Que sera, Sera

Photo: Hilary Harris

Famed label Sub Pop is best known for its roster of alternative rock acts, ranging from classic grunge acts like Nirvana, Soundgarden and Mudhoney to new hipster favorites like Obits, Mogwai and Dum Dum Girls, so it’s strange to see a folk/country act in their roster.

Sera Cahoone takes total pride in this. “I think that’s what I like about being on Sub Pop,” Cahoone said. “I like that I’m different. But, even before me, they had Iron and Wine, which is pretty mellow. But they’re definitely expanding their bands, and it’s not just all rock anymore. I’m used to being different, so it fits perfectly for me.”

Apart from all the art-rock and post-punk collectives on the label, Cahoone has also set herself apart in the world of Americana, thanks to her bluesy, rootsy delivery on critically acclaimed albums like Only as the Day Is Long. But she has gained a new legion of fans with her latest offering, Deer Creek Canyon, named for the Colorado foothills that she once used to tread and where a love of country music was instilled in her from an early age.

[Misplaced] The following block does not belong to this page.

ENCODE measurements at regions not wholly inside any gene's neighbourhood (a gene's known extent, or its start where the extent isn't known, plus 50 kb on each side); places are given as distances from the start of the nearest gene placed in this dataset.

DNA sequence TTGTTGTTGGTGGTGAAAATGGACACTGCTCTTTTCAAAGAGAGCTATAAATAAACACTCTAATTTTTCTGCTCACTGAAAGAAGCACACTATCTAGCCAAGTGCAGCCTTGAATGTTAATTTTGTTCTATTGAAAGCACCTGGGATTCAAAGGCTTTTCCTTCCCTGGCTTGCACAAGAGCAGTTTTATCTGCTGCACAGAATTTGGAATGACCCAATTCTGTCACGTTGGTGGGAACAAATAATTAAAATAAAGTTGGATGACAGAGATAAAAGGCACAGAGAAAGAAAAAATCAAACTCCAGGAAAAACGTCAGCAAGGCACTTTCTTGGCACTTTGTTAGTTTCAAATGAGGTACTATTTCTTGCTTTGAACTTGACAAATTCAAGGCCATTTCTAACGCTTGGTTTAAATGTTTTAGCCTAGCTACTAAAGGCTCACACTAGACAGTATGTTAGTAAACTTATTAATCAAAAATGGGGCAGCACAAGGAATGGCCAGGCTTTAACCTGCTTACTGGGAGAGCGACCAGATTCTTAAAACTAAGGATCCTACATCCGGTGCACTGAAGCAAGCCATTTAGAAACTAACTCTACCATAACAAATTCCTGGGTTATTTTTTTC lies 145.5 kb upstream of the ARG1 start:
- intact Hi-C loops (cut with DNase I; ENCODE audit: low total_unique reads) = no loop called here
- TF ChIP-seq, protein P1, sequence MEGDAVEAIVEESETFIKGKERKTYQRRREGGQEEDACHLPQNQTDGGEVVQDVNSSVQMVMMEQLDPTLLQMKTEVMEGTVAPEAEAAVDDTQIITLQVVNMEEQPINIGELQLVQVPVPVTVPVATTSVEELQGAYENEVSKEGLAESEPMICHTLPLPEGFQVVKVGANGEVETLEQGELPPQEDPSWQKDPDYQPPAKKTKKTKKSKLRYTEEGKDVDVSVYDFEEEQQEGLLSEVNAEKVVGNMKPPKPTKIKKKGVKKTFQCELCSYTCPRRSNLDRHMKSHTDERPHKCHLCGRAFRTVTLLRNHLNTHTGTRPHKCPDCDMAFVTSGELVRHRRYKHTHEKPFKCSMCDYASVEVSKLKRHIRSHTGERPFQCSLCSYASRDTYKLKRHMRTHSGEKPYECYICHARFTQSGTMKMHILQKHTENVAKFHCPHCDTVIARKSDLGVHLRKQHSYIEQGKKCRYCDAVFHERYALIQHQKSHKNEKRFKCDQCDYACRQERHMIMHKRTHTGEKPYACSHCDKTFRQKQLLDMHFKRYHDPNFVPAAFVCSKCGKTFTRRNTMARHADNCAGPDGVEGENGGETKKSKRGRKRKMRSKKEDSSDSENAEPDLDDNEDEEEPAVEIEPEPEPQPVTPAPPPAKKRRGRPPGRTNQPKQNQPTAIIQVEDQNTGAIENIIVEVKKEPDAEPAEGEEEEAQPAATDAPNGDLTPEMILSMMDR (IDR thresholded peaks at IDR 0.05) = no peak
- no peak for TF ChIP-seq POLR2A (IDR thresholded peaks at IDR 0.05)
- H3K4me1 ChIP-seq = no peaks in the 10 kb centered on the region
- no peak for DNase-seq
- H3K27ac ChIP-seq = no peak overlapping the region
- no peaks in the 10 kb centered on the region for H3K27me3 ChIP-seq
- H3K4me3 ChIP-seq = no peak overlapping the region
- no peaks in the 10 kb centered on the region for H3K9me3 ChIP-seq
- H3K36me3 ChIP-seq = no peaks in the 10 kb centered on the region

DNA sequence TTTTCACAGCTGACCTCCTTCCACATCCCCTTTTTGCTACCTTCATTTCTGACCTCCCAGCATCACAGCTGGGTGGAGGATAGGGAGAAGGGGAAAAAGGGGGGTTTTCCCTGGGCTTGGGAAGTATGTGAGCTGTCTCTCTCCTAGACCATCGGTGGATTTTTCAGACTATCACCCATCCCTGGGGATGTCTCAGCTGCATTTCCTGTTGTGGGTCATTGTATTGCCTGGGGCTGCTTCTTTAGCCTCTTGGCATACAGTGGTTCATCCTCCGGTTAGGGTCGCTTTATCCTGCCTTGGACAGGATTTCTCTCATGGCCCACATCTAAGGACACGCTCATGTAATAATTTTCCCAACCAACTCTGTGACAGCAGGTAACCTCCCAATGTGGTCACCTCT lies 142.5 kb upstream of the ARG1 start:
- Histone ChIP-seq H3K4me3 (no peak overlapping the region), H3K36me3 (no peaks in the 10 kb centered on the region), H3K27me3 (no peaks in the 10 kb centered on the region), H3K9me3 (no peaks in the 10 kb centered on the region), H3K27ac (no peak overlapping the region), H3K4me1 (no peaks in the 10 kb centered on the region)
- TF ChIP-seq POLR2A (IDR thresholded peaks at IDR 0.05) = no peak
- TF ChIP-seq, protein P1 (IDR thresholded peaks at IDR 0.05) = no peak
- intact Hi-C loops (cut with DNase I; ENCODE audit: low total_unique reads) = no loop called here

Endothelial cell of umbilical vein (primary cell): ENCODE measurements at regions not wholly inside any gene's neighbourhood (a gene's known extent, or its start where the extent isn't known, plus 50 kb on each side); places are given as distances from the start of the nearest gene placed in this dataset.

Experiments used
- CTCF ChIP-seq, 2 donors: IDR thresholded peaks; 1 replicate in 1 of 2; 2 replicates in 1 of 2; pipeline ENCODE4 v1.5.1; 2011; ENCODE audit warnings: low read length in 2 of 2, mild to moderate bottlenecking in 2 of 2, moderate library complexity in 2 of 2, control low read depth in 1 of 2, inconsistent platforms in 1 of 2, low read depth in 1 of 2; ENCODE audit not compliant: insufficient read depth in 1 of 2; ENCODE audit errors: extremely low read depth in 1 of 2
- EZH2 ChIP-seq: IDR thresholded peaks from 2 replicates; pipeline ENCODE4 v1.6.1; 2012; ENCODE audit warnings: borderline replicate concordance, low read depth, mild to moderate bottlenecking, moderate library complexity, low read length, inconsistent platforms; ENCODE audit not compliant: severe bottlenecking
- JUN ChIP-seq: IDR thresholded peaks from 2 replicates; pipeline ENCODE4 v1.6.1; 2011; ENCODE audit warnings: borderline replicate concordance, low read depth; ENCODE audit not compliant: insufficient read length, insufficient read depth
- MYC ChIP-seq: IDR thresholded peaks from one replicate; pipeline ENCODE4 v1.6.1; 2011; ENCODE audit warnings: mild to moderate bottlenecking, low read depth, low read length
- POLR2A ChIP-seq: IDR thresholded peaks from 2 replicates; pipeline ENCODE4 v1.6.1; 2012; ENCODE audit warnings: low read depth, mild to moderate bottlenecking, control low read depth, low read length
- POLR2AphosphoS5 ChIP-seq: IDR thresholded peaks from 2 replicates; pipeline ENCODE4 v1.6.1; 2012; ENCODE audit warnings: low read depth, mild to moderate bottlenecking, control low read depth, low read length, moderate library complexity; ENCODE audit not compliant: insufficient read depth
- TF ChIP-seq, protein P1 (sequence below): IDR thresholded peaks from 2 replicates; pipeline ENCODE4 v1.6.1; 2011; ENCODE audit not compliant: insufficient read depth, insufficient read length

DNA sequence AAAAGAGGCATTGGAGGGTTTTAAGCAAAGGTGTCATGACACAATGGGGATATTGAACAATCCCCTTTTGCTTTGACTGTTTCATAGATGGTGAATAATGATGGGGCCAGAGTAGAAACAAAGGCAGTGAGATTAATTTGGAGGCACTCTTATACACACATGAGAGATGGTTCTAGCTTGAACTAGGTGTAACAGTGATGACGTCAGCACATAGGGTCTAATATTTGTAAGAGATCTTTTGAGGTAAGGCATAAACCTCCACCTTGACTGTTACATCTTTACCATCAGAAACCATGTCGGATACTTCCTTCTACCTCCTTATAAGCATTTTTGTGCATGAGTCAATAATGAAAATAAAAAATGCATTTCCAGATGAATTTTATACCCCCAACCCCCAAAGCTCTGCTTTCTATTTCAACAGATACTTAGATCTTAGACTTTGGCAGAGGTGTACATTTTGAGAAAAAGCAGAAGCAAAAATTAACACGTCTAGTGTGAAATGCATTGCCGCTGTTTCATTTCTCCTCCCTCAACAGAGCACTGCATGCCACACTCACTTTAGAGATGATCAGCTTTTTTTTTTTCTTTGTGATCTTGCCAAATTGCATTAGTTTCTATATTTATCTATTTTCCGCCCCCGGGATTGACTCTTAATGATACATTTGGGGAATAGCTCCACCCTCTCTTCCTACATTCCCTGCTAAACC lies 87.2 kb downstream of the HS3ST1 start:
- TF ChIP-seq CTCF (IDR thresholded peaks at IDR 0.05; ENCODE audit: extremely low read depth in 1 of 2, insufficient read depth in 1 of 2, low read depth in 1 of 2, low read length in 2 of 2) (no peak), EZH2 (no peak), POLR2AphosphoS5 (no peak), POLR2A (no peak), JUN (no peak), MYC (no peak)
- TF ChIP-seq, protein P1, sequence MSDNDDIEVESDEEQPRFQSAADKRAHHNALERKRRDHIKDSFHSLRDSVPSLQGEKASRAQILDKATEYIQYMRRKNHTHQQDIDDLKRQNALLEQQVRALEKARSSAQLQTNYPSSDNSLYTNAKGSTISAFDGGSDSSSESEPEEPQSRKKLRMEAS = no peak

“When I was a child, my father would play a lot of country, and in my late 20s, I just really got into a lot of old country music like Loretta Lynn and Buck Owens,” she said. “Growing up, that music was just always around.”

Oddly enough, it wasn’t Colorado — where bluegrass music and jam bands proliferate — but among the surprisingly burgeoning Americana scene in Seattle where Cahoone found her voice, causing her to almost immediately switch from rock to her own specialized brand of folk.

“I moved when I was almost 21 to Seattle, so I’ve been gone from Colorado for quite a while,” Cahoone said. “I met so many amazing people (in Seattle), so many different musicians. There are so many different types of music coming out of there that it’s all had a big influence on me.”

Cahoone is currently touring in support of her new album and believes it’s her strongest work to date, going deeper into her own past and even resurrecting songs she wrote over 20 years ago.

“It’s great. I’m really happy about it,” Cahoone said. “With this new album, I worked with more of a producer (Thom Monahan) and I wanted to have my vocals be a lot more prominent, a lot more up, than before. I really wanted to spend a lot more time with it this time than the last album, and I think it really shows.”

Metro music fans will have a chance to see if they agree when she storms the Opolis on Thursday. This will be her first time playing Oklahoma, and she said she’s more than excited to make her live Oklahoma debut.

“This time around, I have my pedal steel player with me, and it’s just the two of us,” Cahoone added. “It’s a pretty intimate show for the most part; intimate songs, but also some fun in there. It’s always important to have some fun.”

Louis Fowler

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